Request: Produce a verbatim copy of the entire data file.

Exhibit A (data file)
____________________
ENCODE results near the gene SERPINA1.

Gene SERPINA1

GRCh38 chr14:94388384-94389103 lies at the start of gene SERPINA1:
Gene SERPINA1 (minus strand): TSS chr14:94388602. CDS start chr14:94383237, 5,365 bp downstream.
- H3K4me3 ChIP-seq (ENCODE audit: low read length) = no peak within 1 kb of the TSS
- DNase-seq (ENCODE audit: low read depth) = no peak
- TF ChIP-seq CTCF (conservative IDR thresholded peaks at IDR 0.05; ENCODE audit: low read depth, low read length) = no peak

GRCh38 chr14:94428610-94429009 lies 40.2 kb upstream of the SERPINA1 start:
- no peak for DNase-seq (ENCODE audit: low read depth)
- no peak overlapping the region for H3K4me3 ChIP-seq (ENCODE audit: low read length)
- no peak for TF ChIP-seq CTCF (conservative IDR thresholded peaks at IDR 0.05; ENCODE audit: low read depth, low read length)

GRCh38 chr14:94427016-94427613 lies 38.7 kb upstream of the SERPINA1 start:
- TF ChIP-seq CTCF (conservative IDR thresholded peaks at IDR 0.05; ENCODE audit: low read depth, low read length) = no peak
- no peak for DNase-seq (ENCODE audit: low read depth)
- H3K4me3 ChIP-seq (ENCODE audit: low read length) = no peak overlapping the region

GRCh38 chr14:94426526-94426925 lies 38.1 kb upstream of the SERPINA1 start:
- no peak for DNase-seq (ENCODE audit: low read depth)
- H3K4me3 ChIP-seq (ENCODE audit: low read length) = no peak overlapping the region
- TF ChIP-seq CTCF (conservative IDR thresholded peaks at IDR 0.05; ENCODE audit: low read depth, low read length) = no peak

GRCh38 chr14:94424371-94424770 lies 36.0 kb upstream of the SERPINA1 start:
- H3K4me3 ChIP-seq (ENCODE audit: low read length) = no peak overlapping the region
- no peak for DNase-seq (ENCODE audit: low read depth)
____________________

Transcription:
ENCODE results near the gene SERPINA1.

Gene SERPINA1

GRCh38 chr14:94388384-94389103 lies at the start of gene SERPINA1:
Gene SERPINA1 (minus strand): TSS chr14:94388602. CDS start chr14:94383237, 5,365 bp downstream.
- H3K4me3 ChIP-seq (ENCODE audit: low read length) = no peak within 1 kb of the TSS
- DNase-seq (ENCODE audit: low read depth) = no peak
- TF ChIP-seq CTCF (conservative IDR thresholded peaks at IDR 0.05; ENCODE audit: low read depth, low read length) = no peak

GRCh38 chr14:94428610-94429009 lies 40.2 kb upstream of the SERPINA1 start:
- no peak for DNase-seq (ENCODE audit: low read depth)
- no peak overlapping the region for H3K4me3 ChIP-seq (ENCODE audit: low read length)
- no peak for TF ChIP-seq CTCF (conservative IDR thresholded peaks at IDR 0.05; ENCODE audit: low read depth, low read length)

GRCh38 chr14:94427016-94427613 lies 38.7 kb upstream of the SERPINA1 start:
- TF ChIP-seq CTCF (conservative IDR thresholded peaks at IDR 0.05; ENCODE audit: low read depth, low read length) = no peak
- no peak for DNase-seq (ENCODE audit: low read depth)
- H3K4me3 ChIP-seq (ENCODE audit: low read length) = no peak overlapping the region

GRCh38 chr14:94426526-94426925 lies 38.1 kb upstream of the SERPINA1 start:
- no peak for DNase-seq (ENCODE audit: low read depth)
- H3K4me3 ChIP-seq (ENCODE audit: low read length) = no peak overlapping the region
- TF ChIP-seq CTCF (conservative IDR thresholded peaks at IDR 0.05; ENCODE audit: low read depth, low read length) = no peak

GRCh38 chr14:94424371-94424770 lies 36.0 kb upstream of the SERPINA1 start:
- H3K4me3 ChIP-seq (ENCODE audit: low read length) = no peak overlapping the region
- no peak for DNase-seq (ENCODE audit: low read depth)